Despite the heavy onslaught of the pandemic and devastating effects of the lockdown regulations, the CCID announced the CBD had managed to remain stable and resilient. Picture: supplied.
Despite the heavy onslaught of the pandemic and devastating effects of the lockdown regulations, the CCID announced the CBD had managed to remain stable and resilient. Picture: supplied.

Cape Town CBD 'stable and resilient' despite Covid-19 lockdowns

By Nomalanga Tshuma Time of article published Oct 20, 2021

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Cape Town - The Cape Town Central City Improvement District (CCID) recently officially launched its ninth edition of the State of Cape Town Central City Report for the year 2020.

Despite the heavy onslaught of the pandemic and devastating effects of the lockdown regulations, the CCID announced the CBD had managed to remain stable and resilient.

In the report, the CCID said while some businesses buckled under economic pressure, many more had remained opened with new developments in the pipeline for the next coming years, to the tune of R6.9 billion.

CCID board chairperson Rob Kane said: “Data in the ninth edition of the annual report shows steady confidence in the development potential of the CBD. The CBD proved its resilience in a very tough year, and while some businesses closed, many others survived the first Covid-19 year which is very encouraging.”

“The key findings of the special Covid edition of the annual State of Cape Town Central City Report showed that our economy in the CBD managed to remain stable in 2020 despite the raging pandemic, with the official nominal value of all property set at R43.8 billion by the City and at least 31 new developments worth more than R6.9 billion in the pipeline,” said Kane.

In the 72-page report made requisite to investors, developers, business owners and retailers, of the 31 new developments, five estimated to be worth R972 million have were completed in 2020, while 15 valued at R2.9 billion began construction also in 2020. Nine estimated to be worth R2 billion were in the planning phase and two valued at R860 million were proposed.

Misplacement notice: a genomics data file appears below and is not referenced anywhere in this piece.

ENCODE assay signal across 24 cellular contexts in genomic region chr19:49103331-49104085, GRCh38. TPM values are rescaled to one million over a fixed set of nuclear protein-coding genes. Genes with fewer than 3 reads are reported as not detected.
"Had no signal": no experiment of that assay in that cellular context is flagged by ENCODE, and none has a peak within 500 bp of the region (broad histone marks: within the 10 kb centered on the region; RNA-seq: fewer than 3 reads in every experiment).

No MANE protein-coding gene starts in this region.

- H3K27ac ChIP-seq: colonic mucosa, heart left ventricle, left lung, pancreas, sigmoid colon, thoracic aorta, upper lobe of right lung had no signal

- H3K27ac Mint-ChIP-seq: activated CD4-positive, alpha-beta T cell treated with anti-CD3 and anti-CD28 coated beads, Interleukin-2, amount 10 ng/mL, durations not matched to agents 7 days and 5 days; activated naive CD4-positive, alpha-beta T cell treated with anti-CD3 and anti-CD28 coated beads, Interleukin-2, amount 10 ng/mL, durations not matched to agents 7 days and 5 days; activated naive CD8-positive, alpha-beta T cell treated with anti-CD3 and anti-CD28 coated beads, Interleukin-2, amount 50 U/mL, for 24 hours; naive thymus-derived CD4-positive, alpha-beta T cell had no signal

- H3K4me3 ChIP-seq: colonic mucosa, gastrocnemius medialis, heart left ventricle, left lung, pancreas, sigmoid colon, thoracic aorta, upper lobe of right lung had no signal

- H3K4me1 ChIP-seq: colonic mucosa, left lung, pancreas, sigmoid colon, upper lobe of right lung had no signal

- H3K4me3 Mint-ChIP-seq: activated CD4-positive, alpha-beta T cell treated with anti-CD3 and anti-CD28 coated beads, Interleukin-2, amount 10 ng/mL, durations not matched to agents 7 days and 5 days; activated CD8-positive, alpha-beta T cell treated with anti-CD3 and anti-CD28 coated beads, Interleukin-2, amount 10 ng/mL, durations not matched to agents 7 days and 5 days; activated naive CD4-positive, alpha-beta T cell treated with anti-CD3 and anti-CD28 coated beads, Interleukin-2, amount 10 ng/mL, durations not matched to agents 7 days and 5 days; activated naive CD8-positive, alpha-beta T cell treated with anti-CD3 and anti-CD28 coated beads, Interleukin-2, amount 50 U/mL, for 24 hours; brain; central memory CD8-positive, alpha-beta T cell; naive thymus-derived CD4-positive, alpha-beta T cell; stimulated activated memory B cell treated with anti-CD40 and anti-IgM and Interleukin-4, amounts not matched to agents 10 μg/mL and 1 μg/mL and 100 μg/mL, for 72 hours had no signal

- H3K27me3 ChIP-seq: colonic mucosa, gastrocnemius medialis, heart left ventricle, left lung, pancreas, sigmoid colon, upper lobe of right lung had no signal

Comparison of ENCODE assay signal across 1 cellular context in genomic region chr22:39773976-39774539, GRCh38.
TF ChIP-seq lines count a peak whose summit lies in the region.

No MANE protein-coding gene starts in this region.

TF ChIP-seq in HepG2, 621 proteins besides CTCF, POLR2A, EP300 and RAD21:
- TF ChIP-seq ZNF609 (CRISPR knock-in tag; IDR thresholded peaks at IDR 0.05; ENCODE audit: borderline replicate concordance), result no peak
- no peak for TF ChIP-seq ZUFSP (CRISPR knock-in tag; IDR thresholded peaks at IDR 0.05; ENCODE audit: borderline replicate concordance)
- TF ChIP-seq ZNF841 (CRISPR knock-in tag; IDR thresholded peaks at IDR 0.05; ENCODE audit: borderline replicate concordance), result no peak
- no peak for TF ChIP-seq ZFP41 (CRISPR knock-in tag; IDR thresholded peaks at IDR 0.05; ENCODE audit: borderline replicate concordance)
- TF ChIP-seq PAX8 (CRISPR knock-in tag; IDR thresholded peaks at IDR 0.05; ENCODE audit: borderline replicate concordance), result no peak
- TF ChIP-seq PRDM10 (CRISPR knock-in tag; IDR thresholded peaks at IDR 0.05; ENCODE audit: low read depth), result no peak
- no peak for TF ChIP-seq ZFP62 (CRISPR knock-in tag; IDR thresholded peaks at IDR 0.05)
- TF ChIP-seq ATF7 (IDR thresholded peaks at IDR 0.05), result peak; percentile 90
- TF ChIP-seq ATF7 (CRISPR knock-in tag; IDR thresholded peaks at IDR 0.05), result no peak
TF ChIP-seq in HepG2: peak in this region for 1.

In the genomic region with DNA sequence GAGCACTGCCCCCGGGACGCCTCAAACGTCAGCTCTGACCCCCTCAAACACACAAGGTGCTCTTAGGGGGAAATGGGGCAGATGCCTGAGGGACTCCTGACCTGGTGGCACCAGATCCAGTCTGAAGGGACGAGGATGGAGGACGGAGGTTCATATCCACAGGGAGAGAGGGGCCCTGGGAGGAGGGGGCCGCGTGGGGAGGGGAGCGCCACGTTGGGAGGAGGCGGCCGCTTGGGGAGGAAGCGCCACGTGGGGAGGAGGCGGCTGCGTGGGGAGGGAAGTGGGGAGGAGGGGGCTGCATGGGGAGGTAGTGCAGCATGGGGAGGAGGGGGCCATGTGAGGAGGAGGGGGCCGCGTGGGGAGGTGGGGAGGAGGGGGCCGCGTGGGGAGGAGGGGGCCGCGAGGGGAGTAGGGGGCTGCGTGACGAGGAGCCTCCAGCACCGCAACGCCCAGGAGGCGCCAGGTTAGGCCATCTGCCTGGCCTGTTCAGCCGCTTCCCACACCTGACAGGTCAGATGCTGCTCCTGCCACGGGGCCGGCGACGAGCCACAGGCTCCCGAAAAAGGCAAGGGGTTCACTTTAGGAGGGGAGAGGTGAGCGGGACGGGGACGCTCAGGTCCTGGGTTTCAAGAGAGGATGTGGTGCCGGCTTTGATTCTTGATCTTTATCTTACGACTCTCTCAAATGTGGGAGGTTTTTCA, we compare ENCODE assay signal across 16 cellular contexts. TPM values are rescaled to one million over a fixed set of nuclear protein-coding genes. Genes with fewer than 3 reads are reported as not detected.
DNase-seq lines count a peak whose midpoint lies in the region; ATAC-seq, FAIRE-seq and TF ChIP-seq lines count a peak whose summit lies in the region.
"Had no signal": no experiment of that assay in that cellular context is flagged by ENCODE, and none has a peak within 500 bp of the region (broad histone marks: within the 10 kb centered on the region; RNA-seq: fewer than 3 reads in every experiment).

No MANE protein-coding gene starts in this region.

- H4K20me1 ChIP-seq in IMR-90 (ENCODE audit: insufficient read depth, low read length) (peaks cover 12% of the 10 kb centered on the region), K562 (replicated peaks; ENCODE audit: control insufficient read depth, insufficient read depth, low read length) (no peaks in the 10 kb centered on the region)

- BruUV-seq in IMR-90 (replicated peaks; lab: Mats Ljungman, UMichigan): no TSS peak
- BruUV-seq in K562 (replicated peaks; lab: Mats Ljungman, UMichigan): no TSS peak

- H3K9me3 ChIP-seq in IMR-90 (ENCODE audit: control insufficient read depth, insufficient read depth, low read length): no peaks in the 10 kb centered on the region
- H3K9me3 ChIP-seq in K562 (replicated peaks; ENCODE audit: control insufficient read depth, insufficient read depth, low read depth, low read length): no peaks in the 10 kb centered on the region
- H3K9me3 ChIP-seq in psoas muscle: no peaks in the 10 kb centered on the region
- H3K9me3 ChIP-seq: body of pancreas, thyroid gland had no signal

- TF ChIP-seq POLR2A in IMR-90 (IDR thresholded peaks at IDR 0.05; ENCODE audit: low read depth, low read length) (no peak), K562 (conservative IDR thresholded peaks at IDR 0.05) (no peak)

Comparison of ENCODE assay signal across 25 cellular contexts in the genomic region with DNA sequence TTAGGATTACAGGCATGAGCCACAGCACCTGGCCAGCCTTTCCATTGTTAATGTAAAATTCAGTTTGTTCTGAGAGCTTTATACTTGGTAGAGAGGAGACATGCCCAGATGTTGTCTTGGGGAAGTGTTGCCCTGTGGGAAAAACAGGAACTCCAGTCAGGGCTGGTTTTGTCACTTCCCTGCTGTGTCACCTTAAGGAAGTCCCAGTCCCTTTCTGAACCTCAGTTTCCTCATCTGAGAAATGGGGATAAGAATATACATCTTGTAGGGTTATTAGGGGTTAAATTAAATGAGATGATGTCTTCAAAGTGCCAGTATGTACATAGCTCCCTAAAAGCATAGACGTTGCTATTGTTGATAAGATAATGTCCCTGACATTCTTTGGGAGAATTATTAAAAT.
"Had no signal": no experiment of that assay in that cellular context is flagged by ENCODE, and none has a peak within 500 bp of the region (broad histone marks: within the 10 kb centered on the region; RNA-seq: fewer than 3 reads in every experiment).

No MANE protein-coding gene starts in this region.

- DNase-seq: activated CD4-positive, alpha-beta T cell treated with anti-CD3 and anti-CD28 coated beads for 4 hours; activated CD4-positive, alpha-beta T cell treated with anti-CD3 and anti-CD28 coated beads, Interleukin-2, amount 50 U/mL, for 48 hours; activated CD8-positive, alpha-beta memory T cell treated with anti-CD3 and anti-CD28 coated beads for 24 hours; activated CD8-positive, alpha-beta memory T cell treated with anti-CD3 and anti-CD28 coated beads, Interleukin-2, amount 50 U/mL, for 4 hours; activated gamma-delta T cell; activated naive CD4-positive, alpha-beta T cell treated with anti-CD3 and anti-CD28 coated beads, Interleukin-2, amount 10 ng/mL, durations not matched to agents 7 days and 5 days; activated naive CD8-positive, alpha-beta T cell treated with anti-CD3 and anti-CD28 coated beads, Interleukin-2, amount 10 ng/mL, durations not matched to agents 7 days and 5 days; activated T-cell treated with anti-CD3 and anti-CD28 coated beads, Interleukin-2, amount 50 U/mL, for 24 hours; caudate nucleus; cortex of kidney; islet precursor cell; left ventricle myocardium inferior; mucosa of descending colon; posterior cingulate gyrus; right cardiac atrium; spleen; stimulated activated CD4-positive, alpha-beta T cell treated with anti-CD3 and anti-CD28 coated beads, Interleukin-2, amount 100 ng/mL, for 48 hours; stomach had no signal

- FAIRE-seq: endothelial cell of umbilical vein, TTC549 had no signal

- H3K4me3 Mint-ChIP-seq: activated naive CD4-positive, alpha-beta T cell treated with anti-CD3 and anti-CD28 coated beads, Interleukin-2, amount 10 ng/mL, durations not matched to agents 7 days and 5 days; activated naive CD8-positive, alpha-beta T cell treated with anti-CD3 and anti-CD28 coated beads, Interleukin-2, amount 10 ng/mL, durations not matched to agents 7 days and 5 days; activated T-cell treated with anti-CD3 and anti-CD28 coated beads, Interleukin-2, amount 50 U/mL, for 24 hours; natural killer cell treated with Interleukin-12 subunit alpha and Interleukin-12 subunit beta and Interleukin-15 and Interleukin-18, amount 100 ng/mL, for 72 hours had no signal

“These key developments include Abland’s P-grade skyscraper 35 on Lower Long, Ryan Joffe Properties’s The Rockefeller at Harbour Place, and the WBHO’s Hotel Sky.

“We also noted that despite Covid-19 crushing our tourism sector and the knock-on effect on the Central City’s visitor and eventing economies, most of the hotels in the CBD pulled out all the stops in 2020 to get domestic guests through their doors.

“Two hotels were among the developments in 2020, namely the R400 million Hotel Sky development and the Old Bank Hotel, while two apartment hotels, WINK Foreshore and the Urban Oasis in the East City, were completed in 2020,” said Kane.

The State of Cape Town Central City report also looked into how the most significant indicator of investor confidence in the Central City grew in property value, shifting from R30.6 billion in 2016/2017 to over R43.8 billion in 2019/2019 financial year.

“The increase in gross valuation for the Cape Town CBD remains heartening and speaks to continued investor confidence and development potential. The commercial property market remains resilient in 2021, with the continued conversion of office buildings into mixed-use developments or residential developments. This indicates flexibility in the sector,” said Kane.

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